Right now we host over 2400 sites on 15 servers and we’re trying to figure
out if Lucee will be a viable option for us to migrate to.
Adam De Lay

On Friday, February 6, 2015 at 1:18:32 PM UTC-5, Denny Valliant wrote:

On Fri, Feb 6, 2015 at 10:49 AM, Nando Breiter wrote:

Adam,

I’ve recently switched to using Nginx in front of Railo / now Lucee,
and found you can configure multiple sites to use a single WEB-INF
directory. I didn’t have to restart Railo each time I added a new site this
way, and I assume the same would be the case if you rename them.

Ha! I knew somebody had posted this solution recently! You can do the
same thing with Apache.

The new installers are bundling NGINX as the default webserver. You
can sill choose to connect to Apache HTTPD or IIS (that’s the bit that’s
taking some sussing) but having a bundled front-end webserver makes a lot
of things easier (and NGINX is only like 1-5 megs).

This is an interesting topic, as it’s one major difference when porting
apps-- Lucee will make contexts for each site, which is generally a Good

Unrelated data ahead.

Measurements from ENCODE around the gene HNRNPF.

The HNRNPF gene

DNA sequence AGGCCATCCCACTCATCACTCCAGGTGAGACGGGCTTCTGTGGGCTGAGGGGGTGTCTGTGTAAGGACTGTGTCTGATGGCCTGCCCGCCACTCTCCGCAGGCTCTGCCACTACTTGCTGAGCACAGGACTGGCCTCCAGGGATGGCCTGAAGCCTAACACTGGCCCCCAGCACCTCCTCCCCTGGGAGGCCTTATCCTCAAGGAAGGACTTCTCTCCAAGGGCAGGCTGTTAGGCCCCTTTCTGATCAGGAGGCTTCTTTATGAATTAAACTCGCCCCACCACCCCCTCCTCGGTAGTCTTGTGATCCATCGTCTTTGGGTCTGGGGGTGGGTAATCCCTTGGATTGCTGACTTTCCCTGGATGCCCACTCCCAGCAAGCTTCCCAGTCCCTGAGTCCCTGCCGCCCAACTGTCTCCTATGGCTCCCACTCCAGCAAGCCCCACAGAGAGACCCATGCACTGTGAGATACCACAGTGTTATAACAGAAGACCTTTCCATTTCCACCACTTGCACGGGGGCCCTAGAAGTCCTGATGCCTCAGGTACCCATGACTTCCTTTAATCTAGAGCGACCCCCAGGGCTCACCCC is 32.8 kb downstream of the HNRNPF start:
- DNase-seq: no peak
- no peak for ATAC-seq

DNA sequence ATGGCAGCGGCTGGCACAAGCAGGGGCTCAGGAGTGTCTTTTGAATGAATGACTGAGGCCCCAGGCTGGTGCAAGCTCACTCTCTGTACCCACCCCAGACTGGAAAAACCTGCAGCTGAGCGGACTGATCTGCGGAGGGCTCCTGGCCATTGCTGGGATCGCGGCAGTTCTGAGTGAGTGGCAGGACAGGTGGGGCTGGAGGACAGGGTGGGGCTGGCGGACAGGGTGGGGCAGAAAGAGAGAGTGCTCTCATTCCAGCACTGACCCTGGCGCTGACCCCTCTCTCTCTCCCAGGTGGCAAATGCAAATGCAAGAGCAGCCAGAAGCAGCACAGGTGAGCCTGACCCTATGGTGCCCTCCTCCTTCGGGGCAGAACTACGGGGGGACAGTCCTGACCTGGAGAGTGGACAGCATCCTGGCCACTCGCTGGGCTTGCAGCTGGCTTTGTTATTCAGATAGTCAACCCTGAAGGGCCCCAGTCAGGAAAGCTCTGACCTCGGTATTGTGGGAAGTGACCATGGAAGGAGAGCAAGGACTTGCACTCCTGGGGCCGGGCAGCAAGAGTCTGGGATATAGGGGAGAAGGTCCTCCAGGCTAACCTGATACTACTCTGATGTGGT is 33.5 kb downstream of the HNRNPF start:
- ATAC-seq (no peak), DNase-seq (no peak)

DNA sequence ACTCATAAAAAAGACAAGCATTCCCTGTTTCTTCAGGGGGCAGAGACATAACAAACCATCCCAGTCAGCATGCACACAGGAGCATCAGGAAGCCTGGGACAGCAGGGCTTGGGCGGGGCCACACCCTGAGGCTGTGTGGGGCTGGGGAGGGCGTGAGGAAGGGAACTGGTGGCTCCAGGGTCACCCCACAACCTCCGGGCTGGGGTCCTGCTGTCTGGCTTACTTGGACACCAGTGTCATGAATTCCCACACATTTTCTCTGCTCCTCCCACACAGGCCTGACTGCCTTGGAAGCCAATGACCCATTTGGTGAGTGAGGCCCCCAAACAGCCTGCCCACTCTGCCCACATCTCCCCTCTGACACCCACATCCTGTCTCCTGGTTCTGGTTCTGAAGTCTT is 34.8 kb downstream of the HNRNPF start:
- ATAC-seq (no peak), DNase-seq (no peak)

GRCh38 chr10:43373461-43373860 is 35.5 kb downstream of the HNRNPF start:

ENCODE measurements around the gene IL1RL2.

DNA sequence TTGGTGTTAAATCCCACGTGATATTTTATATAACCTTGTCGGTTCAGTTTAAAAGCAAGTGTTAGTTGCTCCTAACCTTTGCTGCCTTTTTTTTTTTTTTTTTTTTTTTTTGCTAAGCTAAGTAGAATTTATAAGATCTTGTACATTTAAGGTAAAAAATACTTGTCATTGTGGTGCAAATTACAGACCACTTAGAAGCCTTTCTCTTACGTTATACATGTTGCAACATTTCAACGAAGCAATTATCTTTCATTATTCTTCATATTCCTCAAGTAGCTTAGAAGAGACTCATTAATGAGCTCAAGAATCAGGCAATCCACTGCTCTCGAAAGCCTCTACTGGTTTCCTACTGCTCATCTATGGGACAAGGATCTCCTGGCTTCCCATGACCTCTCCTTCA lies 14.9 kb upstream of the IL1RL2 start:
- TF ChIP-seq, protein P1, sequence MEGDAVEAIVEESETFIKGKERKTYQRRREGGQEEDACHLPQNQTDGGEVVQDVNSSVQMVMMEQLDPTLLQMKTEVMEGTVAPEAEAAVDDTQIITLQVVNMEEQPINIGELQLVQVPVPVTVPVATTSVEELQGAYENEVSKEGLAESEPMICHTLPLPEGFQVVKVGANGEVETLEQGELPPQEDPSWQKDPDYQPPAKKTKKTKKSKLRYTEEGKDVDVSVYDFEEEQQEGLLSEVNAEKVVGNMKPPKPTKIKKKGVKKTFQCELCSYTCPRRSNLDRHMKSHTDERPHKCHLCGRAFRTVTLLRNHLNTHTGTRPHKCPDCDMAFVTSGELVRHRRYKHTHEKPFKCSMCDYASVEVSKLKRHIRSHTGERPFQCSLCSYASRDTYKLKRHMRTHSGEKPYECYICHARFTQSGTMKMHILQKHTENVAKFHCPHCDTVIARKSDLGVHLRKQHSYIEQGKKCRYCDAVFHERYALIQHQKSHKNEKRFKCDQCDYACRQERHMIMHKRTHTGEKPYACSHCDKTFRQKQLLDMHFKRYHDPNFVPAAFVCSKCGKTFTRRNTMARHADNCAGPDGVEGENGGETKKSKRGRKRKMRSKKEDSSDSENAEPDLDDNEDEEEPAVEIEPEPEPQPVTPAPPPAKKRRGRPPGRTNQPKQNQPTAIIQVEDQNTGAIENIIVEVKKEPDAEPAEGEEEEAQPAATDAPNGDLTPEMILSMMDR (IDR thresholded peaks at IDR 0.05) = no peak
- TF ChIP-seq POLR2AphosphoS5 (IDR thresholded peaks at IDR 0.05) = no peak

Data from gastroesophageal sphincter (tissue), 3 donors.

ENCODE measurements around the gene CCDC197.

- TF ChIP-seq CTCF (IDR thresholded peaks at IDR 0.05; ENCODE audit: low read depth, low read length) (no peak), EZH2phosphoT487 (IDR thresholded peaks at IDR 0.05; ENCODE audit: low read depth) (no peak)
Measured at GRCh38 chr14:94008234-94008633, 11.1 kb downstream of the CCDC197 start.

Thing™, but not so much when your application is handling 50+ domains,
as each one will get it’s own web context-- which is generally not what is
intended in those cases.

We could add an option to the installer to automatically set up “single
instance” installs, which is what I’d tentatively call what Nando is doing
here. We’d need to make it clear /when/ to select that option, but I know
several people have tried to port their apps and been sad when it appeared
that the new engine couldn’t handle the load, when in fact it can handle
like twice the same load, when configured properly.

This brings restart-less domain adding, and eliminates the need to
re-configure the webserver or the servlet container, which is also
generally needed when your application is handling the domains itself,
depending on how you’ve set things up.

There are plusses and minuses to this approach, but it’s generally the
only way to handle hundreds of domains without clustering or vertical
scaling.

-Den*